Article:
Not that I’m aware of.

I don’t mean to discount your experiences, but it sounds like the “left” in this case is proposing a centrist idea, and the right wing parties are advocating extremist measures. (Super typical in USA political discussions, unfortunately)

I agree with you, and don’t think a compromise actually exists in the one you’re describing, and I don’t think compromise for it’s own sake is really a worthwhile goal

Everyone’s free to self-identify, and these people may believe they’re centrists because they’re looking for a centerpoint between two particular positions, but from my perspective, if you look at this particular example like a number line, where equal rights for all is at 0, no rights for gays is at +infinity, and no rights for cishets is at -infinity, if you find a “compromise” point between 0 and 100, even if you only “compromise” at 1, you’re still depriving some people of some rights, which I don’t think is a centrist position.

Maybe that’s that extreme centrism though?

(I realize I’m going all on on the axis/linear metaphors here, but @rvense I do think your point against axis metaphors is a good one… I have felt for a few years now that we really need better language and mental models around these kinds of discussions)

I was recently witness to a controversy that hinged on centrist philosophy. Speaker had booked our Public Library to give a talk on terf philosophy (the idea that trans women, are not “biologically women” and are therefore exempt from the protection of feminist philosophy) The left/Pro-LGBTQ+ position was that they should not be allowed to give the talk as it worked to promote hate speech against trans individuals. The alt-right position was that this was an attempt to muzzle free-speech and agreed with the position of the speaker.

Whether the talk was allowed to occur hinged on the decision of centrist politicians. They ultimately allowed the speech to happen, with the idea of if we were to silence one “side” of the issue then that would ultimately be a wound to free speech for “both sides” of the issue. It’s immediately obvious that this decisions does nothing to help the lives of LGBTQ+ individuals in this city and only bolsters the alt-right position.

There was a large protest, Pride organization condemned the decision, and a few weeks later a prominent trans-activist was murdered in her home.

I think on some level the centrist politicians believed their decision was for the benefit of the “whole” but the reality of the situation was platforming a speaker who espoused hate/violence towards the LGBTQ+ community. I think this demonstrates the weakness of the centrist philosophy which is easily gamed by alt-right strategies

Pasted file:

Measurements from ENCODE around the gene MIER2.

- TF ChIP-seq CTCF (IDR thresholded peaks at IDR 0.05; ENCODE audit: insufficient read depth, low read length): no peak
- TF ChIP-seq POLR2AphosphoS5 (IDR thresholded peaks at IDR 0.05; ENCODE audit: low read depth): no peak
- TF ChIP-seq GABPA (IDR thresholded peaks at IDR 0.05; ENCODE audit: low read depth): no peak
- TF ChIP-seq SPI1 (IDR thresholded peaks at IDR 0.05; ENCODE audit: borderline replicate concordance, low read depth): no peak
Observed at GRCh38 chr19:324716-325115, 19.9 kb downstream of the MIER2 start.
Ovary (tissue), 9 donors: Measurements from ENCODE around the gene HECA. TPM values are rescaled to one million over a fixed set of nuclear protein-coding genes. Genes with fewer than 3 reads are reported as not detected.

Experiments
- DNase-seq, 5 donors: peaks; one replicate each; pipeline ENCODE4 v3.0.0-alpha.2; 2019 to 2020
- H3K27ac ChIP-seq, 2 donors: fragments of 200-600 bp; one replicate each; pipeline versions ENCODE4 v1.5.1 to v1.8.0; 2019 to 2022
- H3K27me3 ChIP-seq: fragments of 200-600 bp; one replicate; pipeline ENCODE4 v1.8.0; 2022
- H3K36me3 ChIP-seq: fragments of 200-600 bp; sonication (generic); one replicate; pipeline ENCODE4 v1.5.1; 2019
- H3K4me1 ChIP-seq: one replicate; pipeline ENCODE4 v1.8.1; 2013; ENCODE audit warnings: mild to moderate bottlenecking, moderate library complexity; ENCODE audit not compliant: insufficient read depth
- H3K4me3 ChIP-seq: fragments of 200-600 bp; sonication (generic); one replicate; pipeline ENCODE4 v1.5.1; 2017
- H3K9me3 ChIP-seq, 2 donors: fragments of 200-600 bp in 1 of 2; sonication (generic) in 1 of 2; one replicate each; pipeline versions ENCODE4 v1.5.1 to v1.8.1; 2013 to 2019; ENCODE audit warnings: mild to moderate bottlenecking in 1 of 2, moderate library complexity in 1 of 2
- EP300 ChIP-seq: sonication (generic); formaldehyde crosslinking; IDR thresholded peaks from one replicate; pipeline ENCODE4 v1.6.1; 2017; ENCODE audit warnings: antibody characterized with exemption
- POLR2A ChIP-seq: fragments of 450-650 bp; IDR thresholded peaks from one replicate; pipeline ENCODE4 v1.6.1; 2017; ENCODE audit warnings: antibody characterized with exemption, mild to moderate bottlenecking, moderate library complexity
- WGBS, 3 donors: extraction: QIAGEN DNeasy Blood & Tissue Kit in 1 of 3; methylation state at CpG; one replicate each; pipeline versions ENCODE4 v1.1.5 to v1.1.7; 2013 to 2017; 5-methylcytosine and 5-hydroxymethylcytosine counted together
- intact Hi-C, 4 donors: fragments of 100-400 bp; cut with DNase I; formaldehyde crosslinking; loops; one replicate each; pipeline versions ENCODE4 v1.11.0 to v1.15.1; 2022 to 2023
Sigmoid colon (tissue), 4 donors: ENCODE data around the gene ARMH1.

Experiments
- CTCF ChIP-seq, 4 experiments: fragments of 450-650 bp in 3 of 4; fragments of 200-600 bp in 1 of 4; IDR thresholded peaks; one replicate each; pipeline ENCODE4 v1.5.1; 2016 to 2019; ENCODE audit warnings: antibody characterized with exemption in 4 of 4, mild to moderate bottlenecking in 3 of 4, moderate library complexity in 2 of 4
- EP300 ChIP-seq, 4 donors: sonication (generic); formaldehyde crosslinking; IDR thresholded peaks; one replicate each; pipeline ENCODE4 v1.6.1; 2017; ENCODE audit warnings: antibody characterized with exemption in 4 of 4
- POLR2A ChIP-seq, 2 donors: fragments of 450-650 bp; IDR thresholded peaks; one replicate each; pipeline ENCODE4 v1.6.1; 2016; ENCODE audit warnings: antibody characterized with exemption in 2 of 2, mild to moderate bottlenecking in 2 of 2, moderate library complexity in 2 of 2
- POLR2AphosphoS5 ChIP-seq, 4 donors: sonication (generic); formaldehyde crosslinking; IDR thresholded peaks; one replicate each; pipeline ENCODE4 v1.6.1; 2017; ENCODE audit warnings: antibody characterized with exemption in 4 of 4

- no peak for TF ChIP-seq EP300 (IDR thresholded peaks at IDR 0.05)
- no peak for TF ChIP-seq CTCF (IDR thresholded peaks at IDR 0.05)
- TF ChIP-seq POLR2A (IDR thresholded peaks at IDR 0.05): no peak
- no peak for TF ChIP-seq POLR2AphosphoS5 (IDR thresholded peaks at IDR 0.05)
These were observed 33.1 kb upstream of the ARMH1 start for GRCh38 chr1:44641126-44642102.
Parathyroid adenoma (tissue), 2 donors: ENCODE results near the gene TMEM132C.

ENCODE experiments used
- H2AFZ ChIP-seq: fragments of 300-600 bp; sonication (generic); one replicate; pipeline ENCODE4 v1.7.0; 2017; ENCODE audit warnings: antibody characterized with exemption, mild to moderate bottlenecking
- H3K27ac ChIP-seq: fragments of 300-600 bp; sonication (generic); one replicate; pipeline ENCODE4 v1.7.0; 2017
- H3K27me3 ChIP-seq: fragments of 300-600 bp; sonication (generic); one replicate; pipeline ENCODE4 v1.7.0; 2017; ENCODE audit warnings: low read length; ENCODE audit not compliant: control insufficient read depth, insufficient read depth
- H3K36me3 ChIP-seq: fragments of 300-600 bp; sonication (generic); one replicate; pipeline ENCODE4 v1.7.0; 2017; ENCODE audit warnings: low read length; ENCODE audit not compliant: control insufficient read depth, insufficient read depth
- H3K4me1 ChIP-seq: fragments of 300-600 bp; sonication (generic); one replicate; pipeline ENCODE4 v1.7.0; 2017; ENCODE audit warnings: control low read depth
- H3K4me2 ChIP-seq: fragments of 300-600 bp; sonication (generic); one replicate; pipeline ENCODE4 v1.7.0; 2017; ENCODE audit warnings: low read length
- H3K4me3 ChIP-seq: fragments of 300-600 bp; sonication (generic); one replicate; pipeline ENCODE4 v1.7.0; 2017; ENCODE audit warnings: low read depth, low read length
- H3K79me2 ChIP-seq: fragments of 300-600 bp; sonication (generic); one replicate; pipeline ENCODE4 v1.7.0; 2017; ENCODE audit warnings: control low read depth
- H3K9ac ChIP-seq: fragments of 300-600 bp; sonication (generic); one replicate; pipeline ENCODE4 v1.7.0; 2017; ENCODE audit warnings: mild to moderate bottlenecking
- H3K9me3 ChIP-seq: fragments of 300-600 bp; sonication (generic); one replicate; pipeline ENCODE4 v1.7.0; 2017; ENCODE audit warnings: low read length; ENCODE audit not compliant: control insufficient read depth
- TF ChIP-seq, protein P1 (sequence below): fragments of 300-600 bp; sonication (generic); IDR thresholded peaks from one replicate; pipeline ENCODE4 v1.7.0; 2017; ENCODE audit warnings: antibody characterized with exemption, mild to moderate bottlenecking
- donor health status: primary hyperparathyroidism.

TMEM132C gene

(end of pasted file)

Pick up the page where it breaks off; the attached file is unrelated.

And this touches on exactly what i’m driving at. The options are manifold and complicated but many of these issues really do boil down to two opposing viewpoints.


Yes indeed! I wish we could have a clear and easy “this is the good path”, but all good things come at the cost of something else. I believe these cost worth it for the examples you mentioned, but I understand that some people won’t agree. It becomes even more clear when you touch very concrete topic.

If we agree to reduce pollution, we could say “we want to tax plane travel 20 times more to deter plane usage”. But what would you say if your family lived far away and plane was the only realistic option for you to see them? Or what if this would force you to close your small business because it depends on it?

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so if your views are those of a leftists parties why insists on calling yourself a centrist? I think if we assume that axis exists we should operate on what is possible and the extremum left that you proposed has very little chance of happening while the extremum right has significant chance of happening and has happened in the past. I think axis viewpoint is flawed as it would suggest that the extremum left and extremum right have equal chances of happening while it is not true.

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One of the problems at least in USA is that “left” tends to represent the interests of the socially dispossessed who lack capital and political power while “right” represents the interests of most wealthy and powerful.

The scales are tilted from the start.

Left exists in an aspirational space, while Right exists in hard meat space…

Or as I often realize to my horror, one side has most of the guns…

Edit: how do you compromise with a gun?


Its true. The box model is rarely correct. We don’t fit in tiny boxes, or 30 second sound bites.

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A lot has already been said in this thread, but it seems there is a sizable voice that compromise is something to be valued and, perhaps, applied in our current political climate. I’m wondering what issues, specifically, folks feel are those in which compromise is necessary?

I would say that personal/private interests should not always myopically take precedence over collective/public interests, especially when discussing health, safety, and environmental sustainability.